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jdstevens's avatar

Engineering Piston Question?

Asked by jdstevens (4points) July 29th, 2009

I have a gas spring rod. One side of the piston is pressurized with nitrogen gas while the other side is air at atmospheric pressure. If you apply a constant axial force, how do you find the time it takes to move the piston a given amount in the direction that compresses the nitrogen. I am really looking for the formula to use to calculate this.

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4 Answers

itsjustmatt's avatar

I don’t believe you have enough information to figure this out. Normally those pistons provide damping that slows the action down. A gas charge by itself would make the piston move very rapidly so damping must be added. The damping properties need to be known.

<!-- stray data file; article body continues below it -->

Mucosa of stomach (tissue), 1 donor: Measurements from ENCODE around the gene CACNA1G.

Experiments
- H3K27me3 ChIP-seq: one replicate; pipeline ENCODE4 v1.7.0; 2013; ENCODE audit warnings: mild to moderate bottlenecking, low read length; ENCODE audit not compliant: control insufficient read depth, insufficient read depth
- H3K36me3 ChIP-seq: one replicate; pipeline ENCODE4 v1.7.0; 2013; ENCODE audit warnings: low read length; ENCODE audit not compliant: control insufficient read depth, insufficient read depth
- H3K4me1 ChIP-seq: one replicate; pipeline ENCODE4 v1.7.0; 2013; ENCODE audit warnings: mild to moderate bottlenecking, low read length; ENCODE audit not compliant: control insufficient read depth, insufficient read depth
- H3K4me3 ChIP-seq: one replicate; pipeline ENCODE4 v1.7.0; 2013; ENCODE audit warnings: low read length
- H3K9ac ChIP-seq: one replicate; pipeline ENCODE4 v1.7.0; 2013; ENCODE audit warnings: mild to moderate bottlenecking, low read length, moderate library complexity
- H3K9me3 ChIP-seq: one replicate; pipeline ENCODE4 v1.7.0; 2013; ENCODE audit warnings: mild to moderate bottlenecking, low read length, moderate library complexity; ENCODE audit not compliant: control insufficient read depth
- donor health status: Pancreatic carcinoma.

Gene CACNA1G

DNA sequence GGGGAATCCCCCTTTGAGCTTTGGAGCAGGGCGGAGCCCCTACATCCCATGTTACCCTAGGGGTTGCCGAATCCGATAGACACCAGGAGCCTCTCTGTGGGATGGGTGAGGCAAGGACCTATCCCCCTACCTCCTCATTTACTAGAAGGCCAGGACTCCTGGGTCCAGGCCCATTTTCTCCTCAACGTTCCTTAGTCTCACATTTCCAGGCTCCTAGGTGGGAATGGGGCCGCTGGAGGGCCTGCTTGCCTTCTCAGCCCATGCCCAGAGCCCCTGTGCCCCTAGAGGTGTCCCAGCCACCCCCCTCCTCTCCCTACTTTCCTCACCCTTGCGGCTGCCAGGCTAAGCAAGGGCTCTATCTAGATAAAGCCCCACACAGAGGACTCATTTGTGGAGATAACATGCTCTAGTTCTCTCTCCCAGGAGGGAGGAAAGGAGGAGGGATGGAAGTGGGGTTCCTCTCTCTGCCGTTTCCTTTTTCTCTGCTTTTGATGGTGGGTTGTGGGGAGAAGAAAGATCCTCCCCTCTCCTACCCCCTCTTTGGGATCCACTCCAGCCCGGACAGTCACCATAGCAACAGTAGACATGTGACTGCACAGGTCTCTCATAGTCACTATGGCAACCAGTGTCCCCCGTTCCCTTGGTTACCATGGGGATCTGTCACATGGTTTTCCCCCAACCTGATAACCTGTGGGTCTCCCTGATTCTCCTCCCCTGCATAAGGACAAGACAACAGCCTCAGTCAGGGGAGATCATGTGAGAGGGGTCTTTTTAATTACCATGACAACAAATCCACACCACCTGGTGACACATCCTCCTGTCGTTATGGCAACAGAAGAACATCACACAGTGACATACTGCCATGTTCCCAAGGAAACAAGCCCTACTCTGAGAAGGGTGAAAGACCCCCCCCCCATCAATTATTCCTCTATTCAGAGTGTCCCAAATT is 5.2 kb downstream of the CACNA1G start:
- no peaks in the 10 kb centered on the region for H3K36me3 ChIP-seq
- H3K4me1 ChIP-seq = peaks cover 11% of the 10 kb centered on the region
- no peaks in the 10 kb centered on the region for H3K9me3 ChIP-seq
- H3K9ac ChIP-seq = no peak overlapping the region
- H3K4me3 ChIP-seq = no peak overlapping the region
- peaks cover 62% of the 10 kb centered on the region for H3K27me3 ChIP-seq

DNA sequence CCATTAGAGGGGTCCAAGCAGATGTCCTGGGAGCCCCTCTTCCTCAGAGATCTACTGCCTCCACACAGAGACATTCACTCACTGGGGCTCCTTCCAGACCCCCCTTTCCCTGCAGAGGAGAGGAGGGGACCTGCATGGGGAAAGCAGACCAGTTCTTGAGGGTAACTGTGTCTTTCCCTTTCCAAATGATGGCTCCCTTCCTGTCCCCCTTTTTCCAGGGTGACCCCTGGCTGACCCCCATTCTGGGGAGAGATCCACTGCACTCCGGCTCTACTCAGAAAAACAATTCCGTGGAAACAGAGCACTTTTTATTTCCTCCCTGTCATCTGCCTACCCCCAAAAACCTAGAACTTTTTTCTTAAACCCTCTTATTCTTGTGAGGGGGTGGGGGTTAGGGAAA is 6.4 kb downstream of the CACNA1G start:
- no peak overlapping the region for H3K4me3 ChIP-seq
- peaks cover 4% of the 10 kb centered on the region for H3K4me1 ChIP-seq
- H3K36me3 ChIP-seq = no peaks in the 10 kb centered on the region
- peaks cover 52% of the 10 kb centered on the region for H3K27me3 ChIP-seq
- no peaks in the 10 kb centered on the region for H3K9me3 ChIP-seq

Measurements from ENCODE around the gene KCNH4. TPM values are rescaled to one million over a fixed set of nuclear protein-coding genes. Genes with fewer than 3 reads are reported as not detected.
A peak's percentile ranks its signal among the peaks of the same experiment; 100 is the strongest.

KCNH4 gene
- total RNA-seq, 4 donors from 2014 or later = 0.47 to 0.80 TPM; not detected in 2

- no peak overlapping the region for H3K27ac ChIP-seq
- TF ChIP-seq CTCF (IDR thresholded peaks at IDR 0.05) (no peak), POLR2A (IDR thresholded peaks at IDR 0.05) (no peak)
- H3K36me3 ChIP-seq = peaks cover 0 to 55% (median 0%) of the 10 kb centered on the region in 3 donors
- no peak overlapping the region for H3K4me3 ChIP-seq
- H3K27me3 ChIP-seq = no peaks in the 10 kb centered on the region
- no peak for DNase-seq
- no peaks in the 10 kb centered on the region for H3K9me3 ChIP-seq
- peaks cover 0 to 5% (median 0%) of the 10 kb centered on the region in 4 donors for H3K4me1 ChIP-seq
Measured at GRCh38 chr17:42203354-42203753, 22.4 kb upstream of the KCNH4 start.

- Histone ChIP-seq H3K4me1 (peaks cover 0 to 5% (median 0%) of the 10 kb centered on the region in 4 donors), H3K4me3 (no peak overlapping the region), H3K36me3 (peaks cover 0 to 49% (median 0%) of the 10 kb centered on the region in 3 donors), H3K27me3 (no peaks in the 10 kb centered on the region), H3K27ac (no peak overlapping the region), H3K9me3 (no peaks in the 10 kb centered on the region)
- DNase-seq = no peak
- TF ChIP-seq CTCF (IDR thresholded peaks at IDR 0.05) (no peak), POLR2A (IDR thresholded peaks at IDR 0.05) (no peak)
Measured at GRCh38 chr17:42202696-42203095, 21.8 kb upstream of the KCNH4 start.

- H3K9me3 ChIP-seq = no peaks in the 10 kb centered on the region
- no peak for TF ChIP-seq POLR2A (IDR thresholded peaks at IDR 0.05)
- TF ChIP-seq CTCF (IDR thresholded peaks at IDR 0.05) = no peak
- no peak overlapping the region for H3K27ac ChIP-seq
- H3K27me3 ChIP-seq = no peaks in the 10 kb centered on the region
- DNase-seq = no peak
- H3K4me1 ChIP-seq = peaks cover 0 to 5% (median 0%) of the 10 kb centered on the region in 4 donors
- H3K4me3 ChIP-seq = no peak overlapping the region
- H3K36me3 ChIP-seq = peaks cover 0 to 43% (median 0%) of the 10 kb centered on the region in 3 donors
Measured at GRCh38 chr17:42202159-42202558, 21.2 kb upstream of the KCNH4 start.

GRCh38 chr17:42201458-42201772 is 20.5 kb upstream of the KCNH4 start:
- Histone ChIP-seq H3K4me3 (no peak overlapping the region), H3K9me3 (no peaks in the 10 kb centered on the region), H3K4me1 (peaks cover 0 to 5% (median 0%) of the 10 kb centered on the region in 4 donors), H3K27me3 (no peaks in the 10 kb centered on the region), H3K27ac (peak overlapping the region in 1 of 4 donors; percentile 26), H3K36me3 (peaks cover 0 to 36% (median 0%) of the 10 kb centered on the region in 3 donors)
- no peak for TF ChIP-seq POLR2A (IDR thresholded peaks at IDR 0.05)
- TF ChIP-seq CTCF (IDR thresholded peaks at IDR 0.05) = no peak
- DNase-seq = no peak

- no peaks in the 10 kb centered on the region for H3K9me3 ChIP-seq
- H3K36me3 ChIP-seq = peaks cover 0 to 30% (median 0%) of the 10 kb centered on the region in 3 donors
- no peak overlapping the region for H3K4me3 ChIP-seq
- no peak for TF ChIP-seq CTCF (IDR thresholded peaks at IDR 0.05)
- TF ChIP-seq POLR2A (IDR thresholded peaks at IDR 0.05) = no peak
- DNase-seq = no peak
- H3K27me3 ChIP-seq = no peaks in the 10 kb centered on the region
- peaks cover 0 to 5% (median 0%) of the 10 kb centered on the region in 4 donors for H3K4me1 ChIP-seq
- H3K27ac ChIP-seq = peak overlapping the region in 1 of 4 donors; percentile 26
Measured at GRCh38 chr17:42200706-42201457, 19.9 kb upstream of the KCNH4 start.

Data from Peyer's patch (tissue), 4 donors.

barumonkey's avatar

@itsjustmatt: Assume a frictionless spherical cow :-)

mea05key's avatar

Assuming the piston is rigid, chamber is sealed and atmospheric pressure> nitrogen pressure

You know the piston area, therefore you know the force acting on both sides of the piston. Force = Pressure X Area. You know atmospheric pressure. Assuming nitrogen is an ideal gas. Using P=rho.R.T you can calcualte the pressure of nitrogen gas and find the force exerted by nitrogen gas on the piston

Newton’s Law, F=MA
U know the resultant force which is basically Atmospheric force- nitrogen force. U must know the mass of the piston. THerefore you can calcualte the acceleration of the piston
U know that a= (Final velocity- Initial velocty)/ Time.

The final velocity will be zero because the piston will cease to move once the force is equal on both sides. You got to find the initial velocity to find the time needed to compress the nitrogen gas. I am stucked here.

dabbler's avatar

The “constant axial force” is a bit ambiguous, because it seems you mean it suddenly is applied then it’s constant. In that case, without damping, which as @itsjustmatt points out is not mentioned, the system is elastic and will oscillate like a spring.

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